Fraud and Abuse
A recent court case involving Encompass Senior Solutions in Omaha, Neb., serves as a reminder to reevaluate your policies to protect employees in the home.
If you have strong evidence that a hospital is failing to offer patients a reasonable choice of post-acute care providers, contact its CEO or ask your state survey agency to conduct a complaint survey.
Two recent home health fraud investigations involving tens of millions of dollars underscore the need to report fraud when your agency becomes aware of it. But in many cases, before contacting authorities, consider talking with competing agencies or referral sources about their improper conduct.
Expect stricter requirements for screening caregivers who provide home and community based care if the HHS Office of Inspector General (OIG) has its way.
Deploying yet another weapon in its battle against home health fraud, CMS has expanded the number of metropolitan areas where Medicare enrollment of new agencies is temporarily suspended to the include Fort Lauderdale, Detroit, Dallas and Houston metropolitan areas, effective Jan. 31.
The owner of an Arlington, Texas-based home health agency, who claimed more than $40 million in medically unnecessary home health services, has been sentenced to more than 10 years in prison and ordered to pay nearly $25.5 million in restitution.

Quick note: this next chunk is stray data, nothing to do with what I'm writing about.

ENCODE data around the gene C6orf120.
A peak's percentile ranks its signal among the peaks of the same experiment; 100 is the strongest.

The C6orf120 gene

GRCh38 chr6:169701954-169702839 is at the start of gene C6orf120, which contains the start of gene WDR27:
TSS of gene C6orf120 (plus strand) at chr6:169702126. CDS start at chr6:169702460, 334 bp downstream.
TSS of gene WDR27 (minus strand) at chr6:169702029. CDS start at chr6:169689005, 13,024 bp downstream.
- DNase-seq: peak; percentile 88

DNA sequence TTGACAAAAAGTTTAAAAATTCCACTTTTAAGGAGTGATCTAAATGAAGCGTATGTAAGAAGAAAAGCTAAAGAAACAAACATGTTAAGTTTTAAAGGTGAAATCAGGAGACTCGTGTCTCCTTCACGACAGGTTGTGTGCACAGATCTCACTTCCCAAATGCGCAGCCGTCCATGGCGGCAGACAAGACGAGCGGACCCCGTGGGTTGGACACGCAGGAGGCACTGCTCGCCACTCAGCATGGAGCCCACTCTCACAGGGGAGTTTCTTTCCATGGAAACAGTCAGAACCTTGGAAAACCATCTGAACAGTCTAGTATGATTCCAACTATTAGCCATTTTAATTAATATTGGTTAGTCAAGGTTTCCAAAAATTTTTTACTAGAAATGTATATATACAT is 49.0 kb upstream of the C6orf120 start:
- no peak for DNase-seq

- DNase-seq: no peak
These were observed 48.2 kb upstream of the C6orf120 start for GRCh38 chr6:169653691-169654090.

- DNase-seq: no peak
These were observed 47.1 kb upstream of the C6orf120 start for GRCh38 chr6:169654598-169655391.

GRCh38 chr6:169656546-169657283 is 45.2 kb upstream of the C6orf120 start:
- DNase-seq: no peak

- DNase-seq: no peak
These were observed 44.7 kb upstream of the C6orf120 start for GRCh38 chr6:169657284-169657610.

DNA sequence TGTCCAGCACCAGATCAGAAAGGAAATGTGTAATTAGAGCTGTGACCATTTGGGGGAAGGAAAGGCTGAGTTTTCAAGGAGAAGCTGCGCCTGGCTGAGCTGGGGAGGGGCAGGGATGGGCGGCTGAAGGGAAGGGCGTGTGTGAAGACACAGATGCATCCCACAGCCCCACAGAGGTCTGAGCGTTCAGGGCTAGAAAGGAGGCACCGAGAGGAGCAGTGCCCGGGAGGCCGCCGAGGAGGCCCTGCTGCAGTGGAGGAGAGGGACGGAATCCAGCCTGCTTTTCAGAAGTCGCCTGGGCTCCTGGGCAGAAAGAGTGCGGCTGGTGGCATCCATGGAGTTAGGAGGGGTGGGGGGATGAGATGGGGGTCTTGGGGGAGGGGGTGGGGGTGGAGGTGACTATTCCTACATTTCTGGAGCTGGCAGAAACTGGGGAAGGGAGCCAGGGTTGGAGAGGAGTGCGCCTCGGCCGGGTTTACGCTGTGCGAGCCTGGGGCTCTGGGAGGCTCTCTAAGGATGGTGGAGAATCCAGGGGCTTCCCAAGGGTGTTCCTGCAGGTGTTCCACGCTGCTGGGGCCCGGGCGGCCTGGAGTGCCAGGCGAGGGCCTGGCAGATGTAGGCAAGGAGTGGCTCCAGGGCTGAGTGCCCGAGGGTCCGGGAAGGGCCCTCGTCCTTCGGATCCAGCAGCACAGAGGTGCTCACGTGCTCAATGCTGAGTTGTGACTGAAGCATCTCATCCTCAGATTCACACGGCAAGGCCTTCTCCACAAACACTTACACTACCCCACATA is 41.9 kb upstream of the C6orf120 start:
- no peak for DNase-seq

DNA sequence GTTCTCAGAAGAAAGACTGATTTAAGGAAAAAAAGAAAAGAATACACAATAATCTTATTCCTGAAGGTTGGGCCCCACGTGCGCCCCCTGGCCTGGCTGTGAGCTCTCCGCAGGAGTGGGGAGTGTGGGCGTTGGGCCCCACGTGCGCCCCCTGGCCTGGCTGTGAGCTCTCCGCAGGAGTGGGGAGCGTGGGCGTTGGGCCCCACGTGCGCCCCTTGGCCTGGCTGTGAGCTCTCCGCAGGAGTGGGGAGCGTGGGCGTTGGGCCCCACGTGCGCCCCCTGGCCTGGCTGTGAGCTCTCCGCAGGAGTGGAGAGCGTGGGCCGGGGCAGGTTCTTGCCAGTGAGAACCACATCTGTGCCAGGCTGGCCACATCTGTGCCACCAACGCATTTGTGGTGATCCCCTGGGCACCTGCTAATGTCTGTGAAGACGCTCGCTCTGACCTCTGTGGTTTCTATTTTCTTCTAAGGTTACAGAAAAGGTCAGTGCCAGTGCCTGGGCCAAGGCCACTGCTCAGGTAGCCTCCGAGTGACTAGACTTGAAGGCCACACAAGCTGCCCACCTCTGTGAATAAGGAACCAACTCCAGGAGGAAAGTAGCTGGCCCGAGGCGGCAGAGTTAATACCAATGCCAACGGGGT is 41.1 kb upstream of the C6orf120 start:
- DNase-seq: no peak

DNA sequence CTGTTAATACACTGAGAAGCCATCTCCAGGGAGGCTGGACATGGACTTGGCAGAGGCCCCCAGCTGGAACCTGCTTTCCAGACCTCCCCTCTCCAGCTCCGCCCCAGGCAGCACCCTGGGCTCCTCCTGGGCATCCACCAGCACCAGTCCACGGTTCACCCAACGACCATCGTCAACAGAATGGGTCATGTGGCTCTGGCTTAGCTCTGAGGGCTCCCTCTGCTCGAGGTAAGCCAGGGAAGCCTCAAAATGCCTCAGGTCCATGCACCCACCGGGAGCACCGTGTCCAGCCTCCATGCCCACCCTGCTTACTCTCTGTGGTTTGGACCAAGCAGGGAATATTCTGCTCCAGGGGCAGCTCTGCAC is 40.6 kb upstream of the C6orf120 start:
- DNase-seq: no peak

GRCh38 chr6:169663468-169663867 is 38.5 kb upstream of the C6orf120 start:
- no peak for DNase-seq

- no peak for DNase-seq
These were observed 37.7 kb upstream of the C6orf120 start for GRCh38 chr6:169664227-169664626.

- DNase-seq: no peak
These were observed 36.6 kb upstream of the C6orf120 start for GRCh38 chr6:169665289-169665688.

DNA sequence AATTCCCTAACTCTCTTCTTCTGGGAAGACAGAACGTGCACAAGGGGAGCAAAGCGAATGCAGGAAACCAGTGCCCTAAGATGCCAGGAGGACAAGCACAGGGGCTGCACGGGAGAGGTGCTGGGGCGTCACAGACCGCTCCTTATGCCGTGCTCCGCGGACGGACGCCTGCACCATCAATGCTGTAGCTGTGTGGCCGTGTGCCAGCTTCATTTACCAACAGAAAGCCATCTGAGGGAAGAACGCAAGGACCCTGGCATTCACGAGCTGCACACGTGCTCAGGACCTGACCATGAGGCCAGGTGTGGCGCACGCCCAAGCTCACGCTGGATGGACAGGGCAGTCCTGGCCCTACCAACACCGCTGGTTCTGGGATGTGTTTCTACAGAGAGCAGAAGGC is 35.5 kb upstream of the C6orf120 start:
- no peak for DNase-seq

A growing number of states are hiring telephony vendors to help them find out whether patients actually received the number of visits that Medicaid paid for. For affected agencies, though, such monitoring often means extra work.
A new False Claims Act suit against a South Florida home health agency indicates the Justice Department’s reliance on home health employees to uncover possible Medicare fraud continues to grow.
A new advisory bulletin from the HHS Office of Inspector General (OIG) spells out more clearly what the government expects you to do to avoid billing for services provided or ordered by excluded individuals. Billing for such services is subject to penalties of up to $10,000 per item or service furnished by the excluded individual, plus three times that amount in damages and loss of your Medicare certification.
Some home health agencies that recently had their request for anticipated payment (RAP) dollars suppressed by Medicare administrative contractor (MAC) Palmetto GBA will be immediately eligible for reinstatement.


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